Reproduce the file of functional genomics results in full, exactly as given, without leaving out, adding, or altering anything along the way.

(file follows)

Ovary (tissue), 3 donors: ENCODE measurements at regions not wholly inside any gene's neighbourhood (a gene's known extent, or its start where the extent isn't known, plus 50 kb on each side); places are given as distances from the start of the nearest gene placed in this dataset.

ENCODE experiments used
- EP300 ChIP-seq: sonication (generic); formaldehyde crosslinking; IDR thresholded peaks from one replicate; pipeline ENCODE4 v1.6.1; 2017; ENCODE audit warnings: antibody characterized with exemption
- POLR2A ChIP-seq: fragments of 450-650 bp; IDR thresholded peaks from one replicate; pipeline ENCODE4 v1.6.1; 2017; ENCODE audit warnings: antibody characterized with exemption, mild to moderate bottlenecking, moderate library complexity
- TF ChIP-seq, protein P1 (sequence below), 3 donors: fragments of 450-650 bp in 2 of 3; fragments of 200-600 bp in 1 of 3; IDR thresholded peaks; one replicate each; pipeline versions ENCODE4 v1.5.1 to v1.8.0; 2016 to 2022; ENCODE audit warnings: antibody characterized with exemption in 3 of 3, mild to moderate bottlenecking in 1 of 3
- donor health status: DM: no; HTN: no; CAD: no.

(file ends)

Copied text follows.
Ovary (tissue), 3 donors: ENCODE measurements at regions not wholly inside any gene's neighbourhood (a gene's known extent, or its start where the extent isn't known, plus 50 kb on each side); places are given as distances from the start of the nearest gene placed in this dataset.

ENCODE experiments used
- EP300 ChIP-seq: sonication (generic); formaldehyde crosslinking; IDR thresholded peaks from one replicate; pipeline ENCODE4 v1.6.1; 2017; ENCODE audit warnings: antibody characterized with exemption
- POLR2A ChIP-seq: fragments of 450-650 bp; IDR thresholded peaks from one replicate; pipeline ENCODE4 v1.6.1; 2017; ENCODE audit warnings: antibody characterized with exemption, mild to moderate bottlenecking, moderate library complexity
- TF ChIP-seq, protein P1 (sequence below), 3 donors: fragments of 450-650 bp in 2 of 3; fragments of 200-600 bp in 1 of 3; IDR thresholded peaks; one replicate each; pipeline versions ENCODE4 v1.5.1 to v1.8.0; 2016 to 2022; ENCODE audit warnings: antibody characterized with exemption in 3 of 3, mild to moderate bottlenecking in 1 of 3
- donor health status: DM: no; HTN: no; CAD: no.